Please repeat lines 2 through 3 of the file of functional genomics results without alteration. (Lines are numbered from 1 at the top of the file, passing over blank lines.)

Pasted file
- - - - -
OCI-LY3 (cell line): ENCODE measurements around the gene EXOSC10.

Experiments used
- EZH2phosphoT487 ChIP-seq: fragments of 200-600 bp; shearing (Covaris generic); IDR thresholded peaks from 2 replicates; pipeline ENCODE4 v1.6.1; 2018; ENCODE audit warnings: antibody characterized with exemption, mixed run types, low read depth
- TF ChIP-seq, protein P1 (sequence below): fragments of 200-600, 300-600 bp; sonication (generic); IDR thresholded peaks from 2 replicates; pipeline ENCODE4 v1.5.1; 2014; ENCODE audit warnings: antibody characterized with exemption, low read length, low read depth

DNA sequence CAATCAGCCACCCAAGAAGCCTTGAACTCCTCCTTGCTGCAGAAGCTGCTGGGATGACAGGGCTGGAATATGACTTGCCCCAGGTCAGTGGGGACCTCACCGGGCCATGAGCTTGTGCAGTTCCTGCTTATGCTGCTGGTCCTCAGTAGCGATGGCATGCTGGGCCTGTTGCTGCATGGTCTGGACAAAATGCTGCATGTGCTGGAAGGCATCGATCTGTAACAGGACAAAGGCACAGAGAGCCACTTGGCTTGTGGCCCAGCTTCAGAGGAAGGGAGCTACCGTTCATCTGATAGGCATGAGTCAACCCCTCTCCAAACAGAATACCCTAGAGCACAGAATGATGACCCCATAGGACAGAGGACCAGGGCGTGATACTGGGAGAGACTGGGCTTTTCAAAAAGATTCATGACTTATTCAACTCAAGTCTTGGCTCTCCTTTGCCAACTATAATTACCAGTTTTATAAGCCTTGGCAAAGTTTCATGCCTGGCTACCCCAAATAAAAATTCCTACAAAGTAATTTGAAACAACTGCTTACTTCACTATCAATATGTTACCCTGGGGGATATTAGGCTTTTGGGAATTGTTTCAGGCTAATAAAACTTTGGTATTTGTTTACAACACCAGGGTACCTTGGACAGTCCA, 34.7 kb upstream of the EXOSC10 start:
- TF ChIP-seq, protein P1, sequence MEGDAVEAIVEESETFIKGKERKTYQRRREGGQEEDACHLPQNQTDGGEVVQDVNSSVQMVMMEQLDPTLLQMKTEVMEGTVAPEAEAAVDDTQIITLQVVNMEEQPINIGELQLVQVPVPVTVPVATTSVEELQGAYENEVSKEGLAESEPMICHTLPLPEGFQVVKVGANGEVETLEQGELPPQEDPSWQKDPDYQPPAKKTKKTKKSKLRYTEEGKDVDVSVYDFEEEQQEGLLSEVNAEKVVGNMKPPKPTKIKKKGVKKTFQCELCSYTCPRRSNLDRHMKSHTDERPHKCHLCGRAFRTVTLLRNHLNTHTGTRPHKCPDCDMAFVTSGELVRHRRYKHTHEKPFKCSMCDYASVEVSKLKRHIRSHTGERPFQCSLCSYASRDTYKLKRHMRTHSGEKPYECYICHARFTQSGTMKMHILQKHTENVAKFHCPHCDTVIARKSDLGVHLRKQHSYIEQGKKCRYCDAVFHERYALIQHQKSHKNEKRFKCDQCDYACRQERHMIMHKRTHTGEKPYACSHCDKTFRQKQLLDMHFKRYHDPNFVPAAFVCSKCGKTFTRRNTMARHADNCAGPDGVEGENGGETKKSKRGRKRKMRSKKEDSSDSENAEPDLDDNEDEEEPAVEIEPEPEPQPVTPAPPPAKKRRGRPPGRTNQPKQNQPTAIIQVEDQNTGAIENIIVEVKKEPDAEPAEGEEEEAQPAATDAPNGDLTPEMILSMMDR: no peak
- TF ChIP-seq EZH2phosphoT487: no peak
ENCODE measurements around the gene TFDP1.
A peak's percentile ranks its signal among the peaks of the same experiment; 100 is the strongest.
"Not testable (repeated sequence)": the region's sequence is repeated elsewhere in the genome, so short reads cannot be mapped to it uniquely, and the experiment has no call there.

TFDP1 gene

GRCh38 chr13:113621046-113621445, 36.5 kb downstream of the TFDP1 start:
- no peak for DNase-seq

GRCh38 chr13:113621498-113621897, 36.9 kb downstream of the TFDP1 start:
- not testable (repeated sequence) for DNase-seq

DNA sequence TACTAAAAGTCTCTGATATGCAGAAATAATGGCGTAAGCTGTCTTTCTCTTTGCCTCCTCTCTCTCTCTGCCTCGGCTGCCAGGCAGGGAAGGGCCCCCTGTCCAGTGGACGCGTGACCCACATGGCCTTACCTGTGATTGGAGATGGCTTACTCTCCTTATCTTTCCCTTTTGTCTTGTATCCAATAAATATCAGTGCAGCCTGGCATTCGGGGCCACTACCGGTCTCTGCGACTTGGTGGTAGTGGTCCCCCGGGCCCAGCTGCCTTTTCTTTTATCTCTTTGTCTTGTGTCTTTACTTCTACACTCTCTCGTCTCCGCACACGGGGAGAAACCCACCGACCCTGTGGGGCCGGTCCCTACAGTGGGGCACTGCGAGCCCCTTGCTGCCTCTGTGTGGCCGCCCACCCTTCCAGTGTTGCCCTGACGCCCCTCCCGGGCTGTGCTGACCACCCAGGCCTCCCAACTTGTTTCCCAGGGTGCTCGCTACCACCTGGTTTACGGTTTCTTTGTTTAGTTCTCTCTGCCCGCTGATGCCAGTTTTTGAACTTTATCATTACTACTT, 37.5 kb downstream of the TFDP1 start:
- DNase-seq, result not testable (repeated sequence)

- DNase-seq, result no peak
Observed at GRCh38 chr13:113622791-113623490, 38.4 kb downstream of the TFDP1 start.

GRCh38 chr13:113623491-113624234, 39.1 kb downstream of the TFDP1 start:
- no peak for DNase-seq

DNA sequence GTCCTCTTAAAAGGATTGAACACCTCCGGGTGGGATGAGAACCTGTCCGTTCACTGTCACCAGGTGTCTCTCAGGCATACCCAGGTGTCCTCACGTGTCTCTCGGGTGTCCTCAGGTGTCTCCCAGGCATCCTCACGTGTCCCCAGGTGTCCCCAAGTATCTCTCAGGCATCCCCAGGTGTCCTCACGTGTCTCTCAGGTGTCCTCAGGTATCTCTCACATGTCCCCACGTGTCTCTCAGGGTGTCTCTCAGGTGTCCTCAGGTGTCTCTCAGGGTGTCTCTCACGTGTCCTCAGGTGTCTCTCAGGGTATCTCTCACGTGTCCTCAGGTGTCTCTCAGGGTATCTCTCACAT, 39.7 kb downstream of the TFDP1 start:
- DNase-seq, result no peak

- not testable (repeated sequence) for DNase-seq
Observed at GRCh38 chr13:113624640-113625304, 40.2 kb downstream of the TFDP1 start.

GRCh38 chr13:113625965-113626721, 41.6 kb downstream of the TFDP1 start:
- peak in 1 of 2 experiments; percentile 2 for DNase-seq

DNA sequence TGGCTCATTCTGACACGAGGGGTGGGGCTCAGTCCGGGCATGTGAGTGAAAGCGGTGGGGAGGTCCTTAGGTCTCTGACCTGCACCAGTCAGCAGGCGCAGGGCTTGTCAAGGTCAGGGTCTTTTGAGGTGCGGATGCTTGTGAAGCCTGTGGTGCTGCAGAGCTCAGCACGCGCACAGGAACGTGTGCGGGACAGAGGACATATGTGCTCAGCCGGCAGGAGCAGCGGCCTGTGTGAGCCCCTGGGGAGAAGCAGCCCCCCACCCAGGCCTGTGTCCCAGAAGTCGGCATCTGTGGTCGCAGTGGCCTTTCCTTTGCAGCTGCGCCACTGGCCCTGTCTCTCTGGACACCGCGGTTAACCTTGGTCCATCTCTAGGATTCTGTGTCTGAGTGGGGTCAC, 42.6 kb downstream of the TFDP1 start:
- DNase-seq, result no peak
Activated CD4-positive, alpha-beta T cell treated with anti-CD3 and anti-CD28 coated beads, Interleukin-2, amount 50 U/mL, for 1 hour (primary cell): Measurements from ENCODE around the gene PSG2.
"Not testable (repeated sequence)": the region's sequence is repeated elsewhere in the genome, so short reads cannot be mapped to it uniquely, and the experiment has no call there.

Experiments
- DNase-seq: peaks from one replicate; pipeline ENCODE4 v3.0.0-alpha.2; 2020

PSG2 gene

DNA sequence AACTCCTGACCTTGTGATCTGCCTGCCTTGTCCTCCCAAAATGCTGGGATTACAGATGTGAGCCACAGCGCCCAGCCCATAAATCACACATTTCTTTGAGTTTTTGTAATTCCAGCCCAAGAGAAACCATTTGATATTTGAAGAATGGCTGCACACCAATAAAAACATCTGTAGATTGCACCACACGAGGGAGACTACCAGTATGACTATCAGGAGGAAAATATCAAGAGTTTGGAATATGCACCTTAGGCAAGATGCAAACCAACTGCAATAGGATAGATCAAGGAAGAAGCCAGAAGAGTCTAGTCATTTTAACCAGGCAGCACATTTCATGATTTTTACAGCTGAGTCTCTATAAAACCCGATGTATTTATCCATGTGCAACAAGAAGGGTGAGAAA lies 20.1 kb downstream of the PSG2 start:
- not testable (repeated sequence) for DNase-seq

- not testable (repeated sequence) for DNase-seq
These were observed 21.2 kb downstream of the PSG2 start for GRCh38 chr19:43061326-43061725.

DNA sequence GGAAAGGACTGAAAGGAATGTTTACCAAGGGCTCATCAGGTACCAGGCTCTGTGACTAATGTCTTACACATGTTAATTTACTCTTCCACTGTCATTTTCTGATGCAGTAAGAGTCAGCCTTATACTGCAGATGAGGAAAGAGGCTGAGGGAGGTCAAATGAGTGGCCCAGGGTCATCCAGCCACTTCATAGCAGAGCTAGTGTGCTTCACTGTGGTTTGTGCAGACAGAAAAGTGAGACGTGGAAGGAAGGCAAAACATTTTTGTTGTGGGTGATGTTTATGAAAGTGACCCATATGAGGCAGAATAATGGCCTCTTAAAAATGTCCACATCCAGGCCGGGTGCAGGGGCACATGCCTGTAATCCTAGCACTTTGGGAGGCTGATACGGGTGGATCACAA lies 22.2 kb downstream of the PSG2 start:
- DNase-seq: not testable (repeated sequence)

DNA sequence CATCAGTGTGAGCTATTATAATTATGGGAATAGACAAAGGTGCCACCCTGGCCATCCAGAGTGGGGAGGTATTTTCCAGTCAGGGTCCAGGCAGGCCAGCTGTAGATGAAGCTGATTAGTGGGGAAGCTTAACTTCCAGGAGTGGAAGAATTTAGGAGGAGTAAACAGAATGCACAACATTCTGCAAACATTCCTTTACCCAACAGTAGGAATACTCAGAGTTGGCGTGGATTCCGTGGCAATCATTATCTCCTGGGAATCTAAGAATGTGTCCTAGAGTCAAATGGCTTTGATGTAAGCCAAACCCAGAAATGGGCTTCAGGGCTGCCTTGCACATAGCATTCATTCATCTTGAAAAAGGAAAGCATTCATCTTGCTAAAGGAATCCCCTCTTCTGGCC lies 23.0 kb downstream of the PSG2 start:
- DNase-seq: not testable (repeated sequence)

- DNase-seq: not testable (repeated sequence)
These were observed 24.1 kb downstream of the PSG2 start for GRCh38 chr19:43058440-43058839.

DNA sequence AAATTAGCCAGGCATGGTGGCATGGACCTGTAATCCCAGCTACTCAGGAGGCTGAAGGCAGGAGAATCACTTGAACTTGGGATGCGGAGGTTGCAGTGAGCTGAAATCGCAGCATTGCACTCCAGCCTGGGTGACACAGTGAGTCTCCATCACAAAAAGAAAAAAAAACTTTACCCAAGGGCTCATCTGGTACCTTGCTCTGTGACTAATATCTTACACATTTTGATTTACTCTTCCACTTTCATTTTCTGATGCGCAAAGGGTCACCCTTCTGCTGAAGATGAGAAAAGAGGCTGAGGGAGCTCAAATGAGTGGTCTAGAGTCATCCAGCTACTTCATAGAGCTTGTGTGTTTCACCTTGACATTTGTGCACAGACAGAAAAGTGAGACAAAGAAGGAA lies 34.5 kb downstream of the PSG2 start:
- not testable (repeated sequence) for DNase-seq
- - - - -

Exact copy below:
Experiments used
- EZH2phosphoT487 ChIP-seq: fragments of 200-600 bp; shearing (Covaris generic); IDR thresholded peaks from 2 replicates; pipeline ENCODE4 v1.6.1; 2018; ENCODE audit warnings: antibody characterized with exemption, mixed run types, low read depth